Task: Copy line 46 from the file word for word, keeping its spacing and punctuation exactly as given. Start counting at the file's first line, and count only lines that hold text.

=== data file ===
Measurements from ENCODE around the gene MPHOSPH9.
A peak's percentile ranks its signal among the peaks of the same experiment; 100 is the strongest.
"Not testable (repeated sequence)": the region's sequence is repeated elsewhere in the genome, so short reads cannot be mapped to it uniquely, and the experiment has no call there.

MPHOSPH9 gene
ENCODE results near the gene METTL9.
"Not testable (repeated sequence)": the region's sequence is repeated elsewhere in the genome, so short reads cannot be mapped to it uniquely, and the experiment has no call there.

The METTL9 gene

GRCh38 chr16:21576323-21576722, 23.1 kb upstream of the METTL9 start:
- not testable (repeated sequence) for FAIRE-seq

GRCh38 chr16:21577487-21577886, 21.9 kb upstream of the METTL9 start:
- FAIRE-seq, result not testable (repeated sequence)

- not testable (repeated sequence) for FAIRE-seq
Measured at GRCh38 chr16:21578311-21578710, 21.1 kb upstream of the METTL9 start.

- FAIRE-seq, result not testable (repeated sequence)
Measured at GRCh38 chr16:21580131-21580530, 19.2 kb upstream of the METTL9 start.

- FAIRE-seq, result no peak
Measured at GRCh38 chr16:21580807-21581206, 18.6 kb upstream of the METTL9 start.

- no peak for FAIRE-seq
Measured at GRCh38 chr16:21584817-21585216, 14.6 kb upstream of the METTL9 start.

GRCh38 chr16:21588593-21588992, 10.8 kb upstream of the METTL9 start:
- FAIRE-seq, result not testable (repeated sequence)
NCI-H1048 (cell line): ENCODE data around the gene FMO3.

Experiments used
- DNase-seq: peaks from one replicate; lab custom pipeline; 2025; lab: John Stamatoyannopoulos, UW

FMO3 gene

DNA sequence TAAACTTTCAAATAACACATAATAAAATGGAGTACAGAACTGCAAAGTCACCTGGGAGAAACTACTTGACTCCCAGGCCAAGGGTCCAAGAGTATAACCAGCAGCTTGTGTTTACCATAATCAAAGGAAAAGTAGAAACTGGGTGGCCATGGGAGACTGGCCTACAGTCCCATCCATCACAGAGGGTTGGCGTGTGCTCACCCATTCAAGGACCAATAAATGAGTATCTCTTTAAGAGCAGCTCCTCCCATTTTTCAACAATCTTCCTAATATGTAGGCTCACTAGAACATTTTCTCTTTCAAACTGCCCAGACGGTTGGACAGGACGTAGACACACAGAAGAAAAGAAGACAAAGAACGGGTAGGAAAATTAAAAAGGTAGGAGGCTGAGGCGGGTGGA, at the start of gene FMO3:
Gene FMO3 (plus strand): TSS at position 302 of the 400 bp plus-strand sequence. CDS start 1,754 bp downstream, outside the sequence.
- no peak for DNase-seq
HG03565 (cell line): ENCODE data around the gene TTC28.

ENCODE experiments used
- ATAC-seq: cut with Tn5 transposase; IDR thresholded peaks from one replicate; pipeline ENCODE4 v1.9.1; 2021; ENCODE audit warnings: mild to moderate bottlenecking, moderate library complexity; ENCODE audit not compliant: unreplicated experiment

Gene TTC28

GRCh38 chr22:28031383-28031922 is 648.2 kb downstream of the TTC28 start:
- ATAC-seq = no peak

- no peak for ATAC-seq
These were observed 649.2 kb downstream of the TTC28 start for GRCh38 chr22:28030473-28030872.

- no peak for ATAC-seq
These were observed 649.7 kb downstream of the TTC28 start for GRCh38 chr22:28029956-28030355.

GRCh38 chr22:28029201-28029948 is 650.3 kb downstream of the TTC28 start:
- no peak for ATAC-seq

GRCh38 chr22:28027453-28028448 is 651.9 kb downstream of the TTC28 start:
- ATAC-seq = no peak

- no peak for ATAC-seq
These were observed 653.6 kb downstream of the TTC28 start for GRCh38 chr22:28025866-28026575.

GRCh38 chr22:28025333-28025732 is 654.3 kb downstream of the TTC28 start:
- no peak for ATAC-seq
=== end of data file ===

- no peak for ATAC-seq